Infinity Journal Volume 2, Issue 2, Spring 2012 - page 14

Volume 2, Issue 2, Spring 2012
Infinity Journal
Page 12
seeking the collapse of the Chinese Communist Party or its
surrender too dangerous to contemplate. The United States
does not understand the Communist Party decision process
for the employment of nuclear weapons,but it does know the
Party is adamant that it must remain in control of China.Thus,
the U.S.war termination goal is the cessation of hostilities and
return to pre-war boundaries.
Priorities and sequencing
The first priority in execution will be reinforcing the defenses of
those nations who choose to ally themselves with the United
States. Next, U.S. forces will establish the distant blockade.
Then, U.S. forces will establish the maritime exclusion zone
inside the first island chain. Finally, the United States will
dominate the area outside the first island chain to tighten
the blockade against China and insure the continued flow
of trade to our allies.
Sequencing will follow priorities. However it should be noted
that due to the different forces required for each of the
required steps, further study may find that multiple steps
can be initiated simultaneously. Of particular importance
is the peacetime preparation necessary for the strategy to
succeed.Thus diplomatic and military preparation will begin
immediately. Because the strategy is transparent, the United
States can explain it to allies and openly exercise all elements
of the plan.
Theory of Victory
Offshore Control seeks to allow the Chinese Communist Party
to end the conflict in the same way China ended its conflicts
with India, the UN (in Korea), the Soviet Union and the
Vietnamese. It allows China to declare it “taught the enemy
a lesson” and thus end the conflict. By forbidding strikes that
destroy Chinese facilities on the mainland, it both reduces
the probability of escalation and makes it easier for the
Chinese to claim they taught “the enemy” a lesson, declare
victory, and terminate the conflict. Offshore Control does
not seek decisive victory. This recognizes that the concept
of decisive victory against a nation with a major nuclear
arsenal is obsolete.
Advantages of Offshore Control
A strategy cannot be evaluated in isolation, but must be
compared against the outcome of another competing
strategy. Unfortunately, to date the Department of Defense
has merely published the operational concept of Air-Sea
Battle, but not a strategy. While many media reports have
suggested that Air-Sea Battle is that strategy, it is in fact the
anti-thesis of strategy. It is totally focused on the tactical
employment of weapons systems with no explanation of how
it leads to favorable conflict resolution. The Pentagon’s new
Joint Operational Access Concept states “Air-Sea Battle is a
limited operational concept.”[vii] In considering the possible
advantages of OffshoreControl,this author can only compare
it to a strategy that employs Air-Sea Battle as its operational
“way” of achieving the ends. Obviously, comparing an
operational concept to a strategy is unsatisfactory, but
until the Pentagon publishes a strategy, it is the only option
available to this author. The primary advantages of an
offshore control strategy are:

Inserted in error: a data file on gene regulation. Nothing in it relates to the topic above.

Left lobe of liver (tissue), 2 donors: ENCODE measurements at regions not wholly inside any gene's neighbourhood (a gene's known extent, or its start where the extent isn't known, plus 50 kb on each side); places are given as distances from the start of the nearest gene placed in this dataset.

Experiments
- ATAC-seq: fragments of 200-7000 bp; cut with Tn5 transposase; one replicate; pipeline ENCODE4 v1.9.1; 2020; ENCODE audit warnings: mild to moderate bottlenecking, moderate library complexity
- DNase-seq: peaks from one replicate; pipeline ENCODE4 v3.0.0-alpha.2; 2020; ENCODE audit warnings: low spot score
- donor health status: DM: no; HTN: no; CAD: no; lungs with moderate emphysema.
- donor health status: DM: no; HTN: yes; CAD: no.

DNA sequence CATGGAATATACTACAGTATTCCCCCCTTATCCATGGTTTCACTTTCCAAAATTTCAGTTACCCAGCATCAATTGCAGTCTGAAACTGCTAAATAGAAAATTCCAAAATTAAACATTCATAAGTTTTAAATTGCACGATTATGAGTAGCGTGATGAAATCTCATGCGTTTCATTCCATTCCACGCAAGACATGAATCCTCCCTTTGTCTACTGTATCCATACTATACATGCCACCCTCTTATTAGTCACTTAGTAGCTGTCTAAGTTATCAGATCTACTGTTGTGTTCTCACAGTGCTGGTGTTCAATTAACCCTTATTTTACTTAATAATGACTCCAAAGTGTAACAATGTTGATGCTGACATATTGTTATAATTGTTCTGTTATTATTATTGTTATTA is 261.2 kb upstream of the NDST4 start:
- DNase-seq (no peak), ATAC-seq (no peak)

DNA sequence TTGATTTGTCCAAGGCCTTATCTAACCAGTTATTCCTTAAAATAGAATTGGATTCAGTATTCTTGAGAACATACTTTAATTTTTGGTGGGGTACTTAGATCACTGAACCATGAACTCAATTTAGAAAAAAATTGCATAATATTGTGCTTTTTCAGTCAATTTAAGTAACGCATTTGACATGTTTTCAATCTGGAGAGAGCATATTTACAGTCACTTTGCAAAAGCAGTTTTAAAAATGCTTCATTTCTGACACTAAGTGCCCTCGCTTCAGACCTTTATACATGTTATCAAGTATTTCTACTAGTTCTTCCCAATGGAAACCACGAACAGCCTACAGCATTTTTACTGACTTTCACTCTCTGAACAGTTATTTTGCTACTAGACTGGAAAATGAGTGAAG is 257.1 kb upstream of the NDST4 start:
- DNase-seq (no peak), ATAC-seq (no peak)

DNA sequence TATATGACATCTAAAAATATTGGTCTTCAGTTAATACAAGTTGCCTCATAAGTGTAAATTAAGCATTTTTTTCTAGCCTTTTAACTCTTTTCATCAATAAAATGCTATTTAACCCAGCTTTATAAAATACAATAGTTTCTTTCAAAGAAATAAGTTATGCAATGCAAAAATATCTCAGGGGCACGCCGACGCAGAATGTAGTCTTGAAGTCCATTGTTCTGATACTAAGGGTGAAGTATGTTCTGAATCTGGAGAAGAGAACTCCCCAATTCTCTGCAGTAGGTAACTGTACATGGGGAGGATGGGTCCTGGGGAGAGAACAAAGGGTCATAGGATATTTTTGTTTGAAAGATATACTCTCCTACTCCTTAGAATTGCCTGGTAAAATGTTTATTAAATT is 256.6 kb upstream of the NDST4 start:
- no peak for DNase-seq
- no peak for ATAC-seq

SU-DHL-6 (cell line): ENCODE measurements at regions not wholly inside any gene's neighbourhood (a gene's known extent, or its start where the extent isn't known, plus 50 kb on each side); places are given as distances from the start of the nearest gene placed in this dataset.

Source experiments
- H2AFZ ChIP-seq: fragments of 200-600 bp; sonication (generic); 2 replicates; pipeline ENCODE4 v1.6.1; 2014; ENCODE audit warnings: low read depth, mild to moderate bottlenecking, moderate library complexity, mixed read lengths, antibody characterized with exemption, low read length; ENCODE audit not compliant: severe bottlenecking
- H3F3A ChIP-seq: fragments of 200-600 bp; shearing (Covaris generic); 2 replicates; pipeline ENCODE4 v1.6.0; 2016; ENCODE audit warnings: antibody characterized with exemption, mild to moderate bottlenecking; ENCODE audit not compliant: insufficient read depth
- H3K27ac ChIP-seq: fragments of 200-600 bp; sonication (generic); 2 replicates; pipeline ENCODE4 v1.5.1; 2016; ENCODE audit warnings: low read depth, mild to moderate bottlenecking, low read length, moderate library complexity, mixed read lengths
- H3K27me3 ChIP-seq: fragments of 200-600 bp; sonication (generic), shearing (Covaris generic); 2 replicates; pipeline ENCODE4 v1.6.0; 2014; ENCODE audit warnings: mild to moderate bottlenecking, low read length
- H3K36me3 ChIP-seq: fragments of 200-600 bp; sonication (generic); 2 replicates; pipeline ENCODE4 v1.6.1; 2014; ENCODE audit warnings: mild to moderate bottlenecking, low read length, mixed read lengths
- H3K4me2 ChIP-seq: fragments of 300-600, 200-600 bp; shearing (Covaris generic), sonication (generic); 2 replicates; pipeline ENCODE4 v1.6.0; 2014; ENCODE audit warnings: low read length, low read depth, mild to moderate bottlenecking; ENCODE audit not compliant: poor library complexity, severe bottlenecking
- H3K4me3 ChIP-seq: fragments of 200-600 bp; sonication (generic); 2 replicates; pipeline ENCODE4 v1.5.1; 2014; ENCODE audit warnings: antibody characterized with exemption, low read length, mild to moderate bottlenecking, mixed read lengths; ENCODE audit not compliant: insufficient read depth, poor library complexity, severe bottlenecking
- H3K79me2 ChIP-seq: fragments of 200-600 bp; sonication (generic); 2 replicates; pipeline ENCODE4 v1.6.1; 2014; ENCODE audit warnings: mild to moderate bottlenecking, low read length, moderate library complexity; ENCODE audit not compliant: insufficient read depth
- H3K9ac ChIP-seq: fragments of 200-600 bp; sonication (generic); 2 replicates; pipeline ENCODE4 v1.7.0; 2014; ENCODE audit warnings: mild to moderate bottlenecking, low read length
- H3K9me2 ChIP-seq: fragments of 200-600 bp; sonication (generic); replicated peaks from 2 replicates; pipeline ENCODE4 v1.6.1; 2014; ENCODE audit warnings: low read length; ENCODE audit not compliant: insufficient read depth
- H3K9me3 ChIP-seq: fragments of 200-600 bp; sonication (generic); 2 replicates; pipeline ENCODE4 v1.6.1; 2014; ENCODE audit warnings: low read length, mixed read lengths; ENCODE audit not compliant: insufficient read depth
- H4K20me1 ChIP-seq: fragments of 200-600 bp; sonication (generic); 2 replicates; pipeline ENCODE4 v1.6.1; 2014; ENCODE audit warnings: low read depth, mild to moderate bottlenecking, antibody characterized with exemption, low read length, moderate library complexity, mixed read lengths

Increased deterrence and assurance due to feasibility and
The idea that an air-sea strike campaign can defeat a
continental size power in a short war is dubious at best and
certainly ahistorical. In addition to lacking feasibility, Air-
Sea Battle lacks transparency. It can neither be publically
discussed, nor openly exercised, because many of the
technologies are highly classified. This creates a dilemma,
since both deterrence and assurance are rooted in a
confidence that the stated strategy can be executed. It
will be difficult for other nations to have confidence in an
approach they are not allowed to understand. In contrast,
Offshore Control will be essentially unclassified.Through joint
and combined exercises both enemies and potential allies
will be able to see that the United States has sufficient trained
forces to execute its strategy in time of war.
Reduced reliance on allies
Offshore Control does not require bases in allied nations
except Australia. Even these bases will only be needed to
support the blockade the routes north and south of Australia
and the Straits of Malacca,Sunda,and Lombok.Partner states
will only be asked to allow U.S. forces to protect that nation’s
sea and air space from Chinese attack. Combined exercises
will focus on defense of allied territories. Since the defense
will rely heavily on land-based air defense and short-range
sea defense to include mine-and-counter-mine-capability,
the U.S. can encourage potential partners to invest in these
capabilities and exercise with them regularly in peacetime.
Maritime pre-positioning of defensive assets in theater can
add to both a rapid reinforcement capability and a reason
to conduct exercises with friendly nations.
Greater opportunity to cooperate with allies
In keeping with the concept that the strategy must be feasible
in peacetime, the United States will not request any nations
to allow the use of their bases to attack China. The strategy
will only ask nations to allow the presence of U.S. defensive
systems to defend that nation’s air, sea and land space. It
will encourage peacetime training exercises to develop
interoperability, but will not require commitments to join the
U.S. side in the event of a conflict. Given potential allies trade
relations with China and their clear understanding that
Chinese missiles can range their nations, it is highly unlikely
any allies will participate in training exercises designed to
strike the Chinese mainland.
A strategy cannot be evaluated in
isolation, but must be compared
against the outcome of another
competing strategy.
Offshore Control: A Proposed Strategy
T.X. Hammes
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